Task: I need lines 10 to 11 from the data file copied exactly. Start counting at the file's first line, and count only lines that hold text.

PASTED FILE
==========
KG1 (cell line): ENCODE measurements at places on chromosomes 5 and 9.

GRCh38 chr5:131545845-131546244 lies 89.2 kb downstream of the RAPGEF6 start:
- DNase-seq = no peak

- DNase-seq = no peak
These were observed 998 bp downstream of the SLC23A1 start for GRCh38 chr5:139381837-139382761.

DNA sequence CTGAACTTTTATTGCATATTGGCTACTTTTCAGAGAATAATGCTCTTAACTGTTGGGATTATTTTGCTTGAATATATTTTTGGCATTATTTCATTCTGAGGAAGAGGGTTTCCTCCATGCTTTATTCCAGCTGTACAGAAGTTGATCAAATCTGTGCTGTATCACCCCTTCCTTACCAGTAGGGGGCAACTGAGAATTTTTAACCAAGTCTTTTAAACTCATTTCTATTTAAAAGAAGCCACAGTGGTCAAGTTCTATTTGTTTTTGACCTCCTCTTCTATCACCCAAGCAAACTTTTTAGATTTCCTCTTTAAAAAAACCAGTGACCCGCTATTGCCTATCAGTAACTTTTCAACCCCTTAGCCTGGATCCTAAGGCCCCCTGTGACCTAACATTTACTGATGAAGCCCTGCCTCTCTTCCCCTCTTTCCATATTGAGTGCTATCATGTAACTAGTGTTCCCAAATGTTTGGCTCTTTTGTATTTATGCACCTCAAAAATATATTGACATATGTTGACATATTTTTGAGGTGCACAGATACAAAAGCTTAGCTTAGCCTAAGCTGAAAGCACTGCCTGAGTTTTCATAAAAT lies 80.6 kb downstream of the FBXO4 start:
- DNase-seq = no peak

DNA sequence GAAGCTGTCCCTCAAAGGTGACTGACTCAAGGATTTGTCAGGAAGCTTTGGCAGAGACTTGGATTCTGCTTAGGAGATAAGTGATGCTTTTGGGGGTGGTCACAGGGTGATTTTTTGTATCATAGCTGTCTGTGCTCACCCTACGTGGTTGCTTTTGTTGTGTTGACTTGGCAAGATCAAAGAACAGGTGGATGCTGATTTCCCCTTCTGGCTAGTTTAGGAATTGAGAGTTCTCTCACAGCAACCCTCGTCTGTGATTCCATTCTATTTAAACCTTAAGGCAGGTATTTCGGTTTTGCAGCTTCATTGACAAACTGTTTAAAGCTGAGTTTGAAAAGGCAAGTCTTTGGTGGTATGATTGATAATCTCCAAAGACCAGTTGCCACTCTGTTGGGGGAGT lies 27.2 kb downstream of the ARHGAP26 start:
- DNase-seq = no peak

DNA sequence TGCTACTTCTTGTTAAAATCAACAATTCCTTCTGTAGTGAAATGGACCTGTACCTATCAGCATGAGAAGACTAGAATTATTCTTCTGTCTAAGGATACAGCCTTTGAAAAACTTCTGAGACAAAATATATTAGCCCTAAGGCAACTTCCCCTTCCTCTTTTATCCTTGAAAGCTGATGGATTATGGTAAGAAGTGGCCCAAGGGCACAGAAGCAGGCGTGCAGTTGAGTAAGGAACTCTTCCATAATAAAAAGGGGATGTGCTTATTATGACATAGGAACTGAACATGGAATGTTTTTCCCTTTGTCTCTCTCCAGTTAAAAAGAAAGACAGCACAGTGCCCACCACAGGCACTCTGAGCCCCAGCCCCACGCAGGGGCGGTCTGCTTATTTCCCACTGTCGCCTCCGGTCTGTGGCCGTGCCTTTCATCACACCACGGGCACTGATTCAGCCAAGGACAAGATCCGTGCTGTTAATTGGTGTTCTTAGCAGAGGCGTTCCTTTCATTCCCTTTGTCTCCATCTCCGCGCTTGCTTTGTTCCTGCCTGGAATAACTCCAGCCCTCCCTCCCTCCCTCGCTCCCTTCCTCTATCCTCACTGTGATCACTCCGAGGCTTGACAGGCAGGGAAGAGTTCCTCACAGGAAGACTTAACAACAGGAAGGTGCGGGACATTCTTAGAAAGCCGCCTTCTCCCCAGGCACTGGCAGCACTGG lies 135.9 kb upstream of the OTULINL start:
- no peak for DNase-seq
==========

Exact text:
DNA sequence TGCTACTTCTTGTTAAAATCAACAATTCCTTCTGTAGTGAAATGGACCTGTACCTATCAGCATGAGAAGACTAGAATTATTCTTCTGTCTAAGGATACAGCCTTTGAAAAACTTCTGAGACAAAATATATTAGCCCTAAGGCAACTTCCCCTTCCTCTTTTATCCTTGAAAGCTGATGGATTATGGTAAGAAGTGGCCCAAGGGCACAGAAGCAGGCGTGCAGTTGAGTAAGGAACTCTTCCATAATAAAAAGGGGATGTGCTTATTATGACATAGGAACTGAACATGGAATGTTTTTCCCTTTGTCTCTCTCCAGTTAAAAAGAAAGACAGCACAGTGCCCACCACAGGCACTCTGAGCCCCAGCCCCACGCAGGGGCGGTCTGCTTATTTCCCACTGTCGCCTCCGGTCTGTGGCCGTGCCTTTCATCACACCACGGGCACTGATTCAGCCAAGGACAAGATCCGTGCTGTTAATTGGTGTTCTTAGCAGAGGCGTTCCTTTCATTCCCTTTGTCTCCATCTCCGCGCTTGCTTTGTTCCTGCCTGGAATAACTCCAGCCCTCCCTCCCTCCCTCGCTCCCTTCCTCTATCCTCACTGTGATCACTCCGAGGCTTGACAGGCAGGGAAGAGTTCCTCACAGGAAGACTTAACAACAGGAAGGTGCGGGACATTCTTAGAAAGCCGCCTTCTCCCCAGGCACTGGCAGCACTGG lies 135.9 kb upstream of the OTULINL start:
- no peak for DNase-seq